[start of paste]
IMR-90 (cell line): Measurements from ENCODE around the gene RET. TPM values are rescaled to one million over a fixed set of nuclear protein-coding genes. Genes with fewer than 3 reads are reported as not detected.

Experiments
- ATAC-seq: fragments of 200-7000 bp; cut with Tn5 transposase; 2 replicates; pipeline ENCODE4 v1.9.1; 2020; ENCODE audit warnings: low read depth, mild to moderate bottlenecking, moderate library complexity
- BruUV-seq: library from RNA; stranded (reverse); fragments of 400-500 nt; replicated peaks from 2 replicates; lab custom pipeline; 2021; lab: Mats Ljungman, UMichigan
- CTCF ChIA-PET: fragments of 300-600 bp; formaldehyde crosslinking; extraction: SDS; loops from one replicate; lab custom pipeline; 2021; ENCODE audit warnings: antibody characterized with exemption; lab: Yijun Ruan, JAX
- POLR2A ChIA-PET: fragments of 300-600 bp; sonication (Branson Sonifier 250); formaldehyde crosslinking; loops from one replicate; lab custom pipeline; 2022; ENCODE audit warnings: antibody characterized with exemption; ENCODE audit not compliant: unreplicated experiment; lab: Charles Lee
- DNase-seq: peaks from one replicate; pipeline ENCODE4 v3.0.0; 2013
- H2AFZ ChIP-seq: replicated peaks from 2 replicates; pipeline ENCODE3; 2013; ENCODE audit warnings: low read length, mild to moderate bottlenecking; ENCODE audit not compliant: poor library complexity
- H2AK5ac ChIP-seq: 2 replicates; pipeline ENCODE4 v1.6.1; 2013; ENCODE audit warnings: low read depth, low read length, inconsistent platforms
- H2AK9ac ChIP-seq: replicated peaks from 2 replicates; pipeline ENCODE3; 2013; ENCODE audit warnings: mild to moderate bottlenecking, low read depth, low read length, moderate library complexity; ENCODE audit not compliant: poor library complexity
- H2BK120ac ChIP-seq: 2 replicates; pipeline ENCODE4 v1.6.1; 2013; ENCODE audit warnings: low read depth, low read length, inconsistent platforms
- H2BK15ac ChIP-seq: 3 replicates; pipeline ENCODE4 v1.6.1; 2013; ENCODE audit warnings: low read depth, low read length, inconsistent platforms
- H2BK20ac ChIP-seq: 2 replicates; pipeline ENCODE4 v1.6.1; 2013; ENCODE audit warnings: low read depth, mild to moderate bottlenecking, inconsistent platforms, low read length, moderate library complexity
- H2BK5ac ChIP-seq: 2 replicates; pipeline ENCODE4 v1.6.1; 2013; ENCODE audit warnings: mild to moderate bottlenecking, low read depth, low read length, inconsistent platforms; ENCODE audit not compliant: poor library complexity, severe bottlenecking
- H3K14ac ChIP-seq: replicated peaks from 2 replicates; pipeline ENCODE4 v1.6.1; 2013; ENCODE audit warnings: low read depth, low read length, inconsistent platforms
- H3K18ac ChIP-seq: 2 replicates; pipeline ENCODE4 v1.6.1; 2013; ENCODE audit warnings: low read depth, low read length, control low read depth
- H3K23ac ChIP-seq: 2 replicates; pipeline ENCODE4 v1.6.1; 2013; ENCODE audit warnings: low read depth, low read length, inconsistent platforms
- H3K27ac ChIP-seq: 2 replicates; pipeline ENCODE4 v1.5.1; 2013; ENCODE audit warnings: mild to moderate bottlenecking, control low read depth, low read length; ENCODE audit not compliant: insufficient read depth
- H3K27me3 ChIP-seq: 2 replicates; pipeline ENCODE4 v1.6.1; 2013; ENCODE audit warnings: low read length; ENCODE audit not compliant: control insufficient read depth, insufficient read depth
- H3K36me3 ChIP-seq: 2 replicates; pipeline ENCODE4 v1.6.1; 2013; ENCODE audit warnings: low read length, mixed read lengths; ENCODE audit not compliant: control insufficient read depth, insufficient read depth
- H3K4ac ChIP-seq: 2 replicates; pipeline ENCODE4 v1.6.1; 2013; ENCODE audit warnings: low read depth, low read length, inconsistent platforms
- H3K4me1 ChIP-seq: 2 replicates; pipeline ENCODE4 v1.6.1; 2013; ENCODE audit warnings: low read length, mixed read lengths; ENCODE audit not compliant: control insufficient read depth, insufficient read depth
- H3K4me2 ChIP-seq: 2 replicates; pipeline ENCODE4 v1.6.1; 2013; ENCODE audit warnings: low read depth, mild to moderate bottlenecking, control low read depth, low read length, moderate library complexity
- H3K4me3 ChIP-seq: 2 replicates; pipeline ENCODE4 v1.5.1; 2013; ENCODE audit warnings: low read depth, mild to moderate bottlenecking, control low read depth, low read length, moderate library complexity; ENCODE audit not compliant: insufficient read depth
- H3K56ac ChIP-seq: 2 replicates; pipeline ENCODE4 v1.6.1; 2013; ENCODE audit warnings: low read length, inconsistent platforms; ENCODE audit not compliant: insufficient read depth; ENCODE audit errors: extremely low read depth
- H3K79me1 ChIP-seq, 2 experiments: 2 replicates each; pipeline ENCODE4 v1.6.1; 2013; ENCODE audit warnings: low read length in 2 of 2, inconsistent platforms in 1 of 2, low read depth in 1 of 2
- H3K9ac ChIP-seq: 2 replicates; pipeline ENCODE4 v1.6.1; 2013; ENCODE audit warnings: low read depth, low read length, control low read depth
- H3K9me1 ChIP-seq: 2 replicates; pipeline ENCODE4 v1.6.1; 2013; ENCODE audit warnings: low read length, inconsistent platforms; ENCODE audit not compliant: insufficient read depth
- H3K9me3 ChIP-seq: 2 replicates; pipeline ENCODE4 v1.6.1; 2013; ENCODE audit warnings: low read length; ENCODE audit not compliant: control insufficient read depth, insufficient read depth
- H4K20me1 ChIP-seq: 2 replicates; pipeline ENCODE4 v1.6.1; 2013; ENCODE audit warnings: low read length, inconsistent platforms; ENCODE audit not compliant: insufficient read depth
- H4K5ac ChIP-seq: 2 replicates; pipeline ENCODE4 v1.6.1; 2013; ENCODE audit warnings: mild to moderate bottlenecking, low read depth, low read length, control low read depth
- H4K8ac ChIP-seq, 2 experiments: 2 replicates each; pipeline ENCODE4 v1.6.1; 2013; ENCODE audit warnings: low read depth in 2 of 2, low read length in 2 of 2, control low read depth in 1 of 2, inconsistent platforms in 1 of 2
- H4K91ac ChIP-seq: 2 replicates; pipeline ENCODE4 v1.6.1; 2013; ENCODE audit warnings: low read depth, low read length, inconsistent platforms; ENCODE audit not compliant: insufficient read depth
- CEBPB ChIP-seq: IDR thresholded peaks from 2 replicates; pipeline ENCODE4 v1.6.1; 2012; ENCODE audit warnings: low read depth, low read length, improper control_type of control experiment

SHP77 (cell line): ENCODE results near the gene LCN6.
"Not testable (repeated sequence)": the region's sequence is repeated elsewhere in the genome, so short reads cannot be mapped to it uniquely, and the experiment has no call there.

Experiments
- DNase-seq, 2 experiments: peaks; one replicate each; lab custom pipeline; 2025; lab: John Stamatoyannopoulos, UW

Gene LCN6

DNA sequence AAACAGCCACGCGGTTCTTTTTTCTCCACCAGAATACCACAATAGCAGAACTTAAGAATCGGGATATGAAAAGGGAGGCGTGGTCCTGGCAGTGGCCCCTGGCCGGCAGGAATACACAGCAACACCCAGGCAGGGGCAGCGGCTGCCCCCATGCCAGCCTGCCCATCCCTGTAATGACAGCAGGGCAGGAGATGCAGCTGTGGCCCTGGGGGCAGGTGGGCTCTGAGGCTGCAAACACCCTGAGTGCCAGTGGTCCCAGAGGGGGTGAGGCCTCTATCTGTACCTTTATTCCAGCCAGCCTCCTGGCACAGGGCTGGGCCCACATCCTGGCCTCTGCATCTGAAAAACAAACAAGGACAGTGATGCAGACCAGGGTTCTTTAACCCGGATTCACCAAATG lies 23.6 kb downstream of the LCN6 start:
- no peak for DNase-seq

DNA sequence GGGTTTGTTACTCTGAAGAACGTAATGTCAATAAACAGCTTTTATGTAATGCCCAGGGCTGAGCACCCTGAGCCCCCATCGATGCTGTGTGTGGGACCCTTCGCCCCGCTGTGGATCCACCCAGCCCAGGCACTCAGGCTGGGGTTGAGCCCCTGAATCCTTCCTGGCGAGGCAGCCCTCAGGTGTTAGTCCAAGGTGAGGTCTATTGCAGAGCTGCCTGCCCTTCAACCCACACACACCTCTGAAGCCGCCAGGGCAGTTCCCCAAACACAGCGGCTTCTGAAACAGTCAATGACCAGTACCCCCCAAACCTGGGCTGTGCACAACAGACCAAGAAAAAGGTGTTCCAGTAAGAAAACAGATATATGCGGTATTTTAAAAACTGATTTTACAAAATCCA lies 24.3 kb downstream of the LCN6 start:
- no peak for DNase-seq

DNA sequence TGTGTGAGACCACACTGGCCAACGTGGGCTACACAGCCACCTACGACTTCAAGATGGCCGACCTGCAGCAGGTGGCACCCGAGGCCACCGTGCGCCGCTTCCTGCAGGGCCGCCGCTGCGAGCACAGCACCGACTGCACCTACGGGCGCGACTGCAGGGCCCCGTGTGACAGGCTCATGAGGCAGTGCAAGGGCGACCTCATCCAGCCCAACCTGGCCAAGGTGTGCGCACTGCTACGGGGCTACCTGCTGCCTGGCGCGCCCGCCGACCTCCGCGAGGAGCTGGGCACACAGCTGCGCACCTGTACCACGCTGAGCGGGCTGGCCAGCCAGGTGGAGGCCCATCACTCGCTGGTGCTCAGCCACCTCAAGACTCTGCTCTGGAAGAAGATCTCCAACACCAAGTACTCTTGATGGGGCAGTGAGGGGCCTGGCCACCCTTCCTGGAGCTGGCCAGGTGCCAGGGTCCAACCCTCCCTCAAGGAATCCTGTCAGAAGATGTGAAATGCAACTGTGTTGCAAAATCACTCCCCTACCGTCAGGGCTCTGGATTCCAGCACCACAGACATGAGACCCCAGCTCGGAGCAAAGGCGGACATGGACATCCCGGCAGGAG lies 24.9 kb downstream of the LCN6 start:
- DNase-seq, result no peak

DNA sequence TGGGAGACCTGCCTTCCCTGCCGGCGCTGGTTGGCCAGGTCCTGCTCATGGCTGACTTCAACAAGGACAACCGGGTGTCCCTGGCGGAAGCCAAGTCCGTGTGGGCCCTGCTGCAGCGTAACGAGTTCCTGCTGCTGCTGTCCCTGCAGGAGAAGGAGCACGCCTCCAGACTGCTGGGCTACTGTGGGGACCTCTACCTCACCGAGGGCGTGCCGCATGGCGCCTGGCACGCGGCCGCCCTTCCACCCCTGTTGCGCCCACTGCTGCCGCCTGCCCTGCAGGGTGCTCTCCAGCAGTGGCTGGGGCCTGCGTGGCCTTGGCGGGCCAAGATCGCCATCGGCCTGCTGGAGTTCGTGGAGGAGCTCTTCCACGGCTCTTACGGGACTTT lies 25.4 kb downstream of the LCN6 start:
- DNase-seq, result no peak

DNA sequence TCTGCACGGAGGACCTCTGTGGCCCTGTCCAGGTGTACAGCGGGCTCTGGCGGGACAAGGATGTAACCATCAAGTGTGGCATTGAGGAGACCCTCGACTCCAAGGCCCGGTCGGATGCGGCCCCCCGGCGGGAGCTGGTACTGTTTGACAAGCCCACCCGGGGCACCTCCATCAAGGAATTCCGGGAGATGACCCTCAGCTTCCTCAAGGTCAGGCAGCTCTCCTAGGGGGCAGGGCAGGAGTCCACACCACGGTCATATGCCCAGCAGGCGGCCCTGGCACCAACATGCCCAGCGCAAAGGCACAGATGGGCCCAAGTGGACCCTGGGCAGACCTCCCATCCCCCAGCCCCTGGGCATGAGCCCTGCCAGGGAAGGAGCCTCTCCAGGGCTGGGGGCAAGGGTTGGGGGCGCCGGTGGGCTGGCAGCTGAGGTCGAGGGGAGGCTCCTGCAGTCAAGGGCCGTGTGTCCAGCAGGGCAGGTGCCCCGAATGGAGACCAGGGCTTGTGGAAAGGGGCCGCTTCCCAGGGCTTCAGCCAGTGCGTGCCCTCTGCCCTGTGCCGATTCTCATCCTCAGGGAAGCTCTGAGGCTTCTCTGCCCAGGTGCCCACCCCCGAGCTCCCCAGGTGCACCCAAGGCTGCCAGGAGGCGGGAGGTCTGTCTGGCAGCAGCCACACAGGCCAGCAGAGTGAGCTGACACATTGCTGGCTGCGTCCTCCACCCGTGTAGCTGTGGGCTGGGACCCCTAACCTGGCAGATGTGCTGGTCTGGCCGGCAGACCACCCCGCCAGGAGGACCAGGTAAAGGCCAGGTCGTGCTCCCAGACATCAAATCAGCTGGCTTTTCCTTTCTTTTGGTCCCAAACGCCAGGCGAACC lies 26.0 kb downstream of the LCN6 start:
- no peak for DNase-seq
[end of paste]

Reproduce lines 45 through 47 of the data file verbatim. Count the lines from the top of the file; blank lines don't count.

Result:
- DNase-seq, result no peak

DNA sequence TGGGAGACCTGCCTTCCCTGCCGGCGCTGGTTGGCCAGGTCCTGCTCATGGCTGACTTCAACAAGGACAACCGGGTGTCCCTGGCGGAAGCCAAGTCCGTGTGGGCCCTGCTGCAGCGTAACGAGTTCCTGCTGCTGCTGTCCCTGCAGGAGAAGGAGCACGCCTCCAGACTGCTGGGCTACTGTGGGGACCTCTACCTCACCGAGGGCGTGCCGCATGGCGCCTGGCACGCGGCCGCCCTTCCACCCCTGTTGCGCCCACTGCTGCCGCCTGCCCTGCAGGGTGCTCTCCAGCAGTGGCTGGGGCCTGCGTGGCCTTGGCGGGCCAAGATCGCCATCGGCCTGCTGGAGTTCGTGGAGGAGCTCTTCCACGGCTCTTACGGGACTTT lies 25.4 kb downstream of the LCN6 start:
- DNase-seq, result no peak